Laparoscopic colon resection: is it being utilized?

Department of Surgery, University of Nebraska Medical Center, 983280 Nebraska Medical Center, Omaha, NE 68198-3280, USA.
Advances in Surgery 01/2013; 47:29-43. DOI: 10.1016/j.yasu.2013.02.003
Source: PubMed

ABSTRACT Since its inception, the use of laparoscopy for colon surgery has slowly increased, albeit at a slower rate than for cholecystectomy. Initial concerns about the safety and efficacy of laparoscopy have been addressed, and it is now known to have several potential short-term and long-term benefits for the patient. Early studies likely underestimated use of laparoscopy because of coding error. Currently, 40% to 50% of colectomies in the United States are performed laparoscopically, with a 10% to 20% rate of conversion to an open operation. The definitions oflaparoscopy and conversion to open remain at the discretion of the surgeons and their coders. Disparities still exist among use based on several patient, hospital, and surgeon factors. In the future, we will likely see a continuing increase in use as the new generation of surgeons enters practice, and there will be an increasing role for laparoscopy in rectal surgery. The benefit and extent of robotic surgery, natural orifice surgery, and single-incision surgery for minimally invasive colectomies are yet to be defined.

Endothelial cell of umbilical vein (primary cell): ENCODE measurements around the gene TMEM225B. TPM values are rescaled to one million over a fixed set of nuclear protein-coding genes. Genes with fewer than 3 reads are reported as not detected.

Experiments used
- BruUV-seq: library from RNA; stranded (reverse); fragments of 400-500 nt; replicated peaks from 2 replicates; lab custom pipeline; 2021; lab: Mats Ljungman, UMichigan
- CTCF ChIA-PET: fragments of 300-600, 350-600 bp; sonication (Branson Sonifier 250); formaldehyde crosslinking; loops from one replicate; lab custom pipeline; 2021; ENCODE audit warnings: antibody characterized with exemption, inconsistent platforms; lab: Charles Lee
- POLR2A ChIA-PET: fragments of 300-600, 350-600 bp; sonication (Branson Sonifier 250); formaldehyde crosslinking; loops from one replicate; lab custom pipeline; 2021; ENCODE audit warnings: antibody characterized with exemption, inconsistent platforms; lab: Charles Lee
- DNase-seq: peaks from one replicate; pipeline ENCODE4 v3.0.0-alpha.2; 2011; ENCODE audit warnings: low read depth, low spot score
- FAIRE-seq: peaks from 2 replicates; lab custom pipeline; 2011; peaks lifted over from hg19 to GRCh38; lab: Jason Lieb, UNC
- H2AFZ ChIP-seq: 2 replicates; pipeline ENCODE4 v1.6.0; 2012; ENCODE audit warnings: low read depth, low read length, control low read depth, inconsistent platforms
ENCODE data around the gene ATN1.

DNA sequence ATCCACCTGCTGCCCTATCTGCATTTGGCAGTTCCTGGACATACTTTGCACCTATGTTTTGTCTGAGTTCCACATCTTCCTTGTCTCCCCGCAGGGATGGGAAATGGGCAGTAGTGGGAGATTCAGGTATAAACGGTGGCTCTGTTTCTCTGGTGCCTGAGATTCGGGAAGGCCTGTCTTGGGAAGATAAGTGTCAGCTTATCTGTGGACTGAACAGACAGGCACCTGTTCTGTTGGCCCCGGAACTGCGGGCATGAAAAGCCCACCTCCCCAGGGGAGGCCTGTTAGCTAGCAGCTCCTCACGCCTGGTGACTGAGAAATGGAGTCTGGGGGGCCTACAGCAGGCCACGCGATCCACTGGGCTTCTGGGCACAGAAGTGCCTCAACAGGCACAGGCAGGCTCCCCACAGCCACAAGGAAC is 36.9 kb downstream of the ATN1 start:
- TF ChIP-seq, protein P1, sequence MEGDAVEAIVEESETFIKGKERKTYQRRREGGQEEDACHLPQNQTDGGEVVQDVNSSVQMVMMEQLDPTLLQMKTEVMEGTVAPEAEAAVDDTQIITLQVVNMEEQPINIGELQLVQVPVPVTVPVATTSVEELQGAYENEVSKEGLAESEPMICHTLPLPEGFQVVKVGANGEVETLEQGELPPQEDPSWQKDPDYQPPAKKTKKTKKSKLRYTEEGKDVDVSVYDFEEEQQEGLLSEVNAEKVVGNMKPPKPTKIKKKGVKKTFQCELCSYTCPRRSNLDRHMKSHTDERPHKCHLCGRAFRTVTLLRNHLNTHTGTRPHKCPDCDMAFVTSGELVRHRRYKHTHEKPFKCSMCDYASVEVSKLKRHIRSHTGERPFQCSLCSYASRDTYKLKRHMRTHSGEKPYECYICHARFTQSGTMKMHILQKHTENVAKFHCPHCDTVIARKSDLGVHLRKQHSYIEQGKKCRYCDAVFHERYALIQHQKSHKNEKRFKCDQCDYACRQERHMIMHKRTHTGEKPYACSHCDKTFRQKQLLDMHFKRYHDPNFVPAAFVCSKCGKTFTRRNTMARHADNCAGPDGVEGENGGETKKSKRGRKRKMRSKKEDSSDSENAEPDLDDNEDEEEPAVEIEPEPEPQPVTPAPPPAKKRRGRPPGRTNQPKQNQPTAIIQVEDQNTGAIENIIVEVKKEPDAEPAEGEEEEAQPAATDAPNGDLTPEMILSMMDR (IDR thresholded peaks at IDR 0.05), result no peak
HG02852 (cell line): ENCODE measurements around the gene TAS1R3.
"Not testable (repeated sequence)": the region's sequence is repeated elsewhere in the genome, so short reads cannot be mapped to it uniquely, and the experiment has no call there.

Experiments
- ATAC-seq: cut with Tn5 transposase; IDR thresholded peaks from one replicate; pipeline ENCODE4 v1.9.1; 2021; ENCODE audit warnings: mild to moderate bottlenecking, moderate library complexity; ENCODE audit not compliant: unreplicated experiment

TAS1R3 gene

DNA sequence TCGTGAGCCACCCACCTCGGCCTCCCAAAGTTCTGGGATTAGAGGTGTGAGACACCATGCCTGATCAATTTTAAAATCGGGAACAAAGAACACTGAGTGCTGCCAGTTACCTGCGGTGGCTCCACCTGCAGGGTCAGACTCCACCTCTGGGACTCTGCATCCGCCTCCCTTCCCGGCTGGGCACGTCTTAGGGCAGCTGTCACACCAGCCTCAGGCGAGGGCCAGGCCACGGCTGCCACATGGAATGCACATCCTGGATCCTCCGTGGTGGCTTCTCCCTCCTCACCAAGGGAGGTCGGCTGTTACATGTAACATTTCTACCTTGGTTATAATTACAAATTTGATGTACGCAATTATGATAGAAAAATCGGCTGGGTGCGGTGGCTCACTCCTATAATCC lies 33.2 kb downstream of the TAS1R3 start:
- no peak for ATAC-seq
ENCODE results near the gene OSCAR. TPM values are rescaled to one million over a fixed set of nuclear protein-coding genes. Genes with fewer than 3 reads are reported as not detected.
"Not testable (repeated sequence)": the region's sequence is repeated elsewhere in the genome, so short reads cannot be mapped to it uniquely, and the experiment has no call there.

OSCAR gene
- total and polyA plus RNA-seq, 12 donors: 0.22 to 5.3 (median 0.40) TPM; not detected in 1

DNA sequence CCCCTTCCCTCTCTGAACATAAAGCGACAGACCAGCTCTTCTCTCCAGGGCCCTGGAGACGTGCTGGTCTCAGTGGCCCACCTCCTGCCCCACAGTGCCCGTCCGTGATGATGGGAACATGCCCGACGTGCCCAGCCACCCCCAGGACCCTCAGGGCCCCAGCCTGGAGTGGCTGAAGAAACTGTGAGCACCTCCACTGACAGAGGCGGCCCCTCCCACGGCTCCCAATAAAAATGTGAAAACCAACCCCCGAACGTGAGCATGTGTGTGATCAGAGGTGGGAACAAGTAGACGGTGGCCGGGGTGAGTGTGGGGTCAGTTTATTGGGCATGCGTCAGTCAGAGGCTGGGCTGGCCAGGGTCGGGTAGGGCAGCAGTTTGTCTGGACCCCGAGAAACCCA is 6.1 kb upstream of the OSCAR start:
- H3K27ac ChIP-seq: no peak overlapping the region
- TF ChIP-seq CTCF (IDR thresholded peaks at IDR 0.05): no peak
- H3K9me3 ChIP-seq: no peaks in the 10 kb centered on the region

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    ABSTRACT: The authors described their experience with laparoscopic-assisted colorectal resection for colorectal carcinoma, both curative and palliative, with emphasis on patient selection. The techniques of the operations were described. Laparoscopic colorectal procedures for treatment of benign lesions have been shown to be less painful and to enhance early postoperative recovery. However, use of laparoscopic procedures for treatment of colorectal cancer are controversial. The authors have used laparoscopic techniques for curative and palliative resections of colorectal carcinoma with satisfactory early results. One hundred patients with colorectal carcinoma were selected over a 30-month period for laparoscopic-assisted colorectal resection. For 17 patients, laparoscopy revealed bulky tumor or locally advanced disease, and open surgery was performed. For 83 patients, laparoscopic-assisted colon and rectal resections were attempted. Procedural data and postoperative results were entered prospectively. The median follow-up period was 15.2 months (range, 2.5-32.7 months). Fourteen of 83 patients eventually required conversion to open surgery. The median operative time was 180 minutes. The patients could return to a normal diet in a median of 4 days. The median number of doses of analgesics required was two, and the median hospital stay was 6 days. The morbidity rate was 12%, and there was no deaths attributable to the procedure. There were four distant recurrences and one pelvic recurrence. Laparoscopic-assisted colorectal resection for selected patients is feasible, and early postoperative results are encouraging. This procedure does not appear to be associated with an excessive recurrence rate, and long-term follow-up is necessary for late survival figures.
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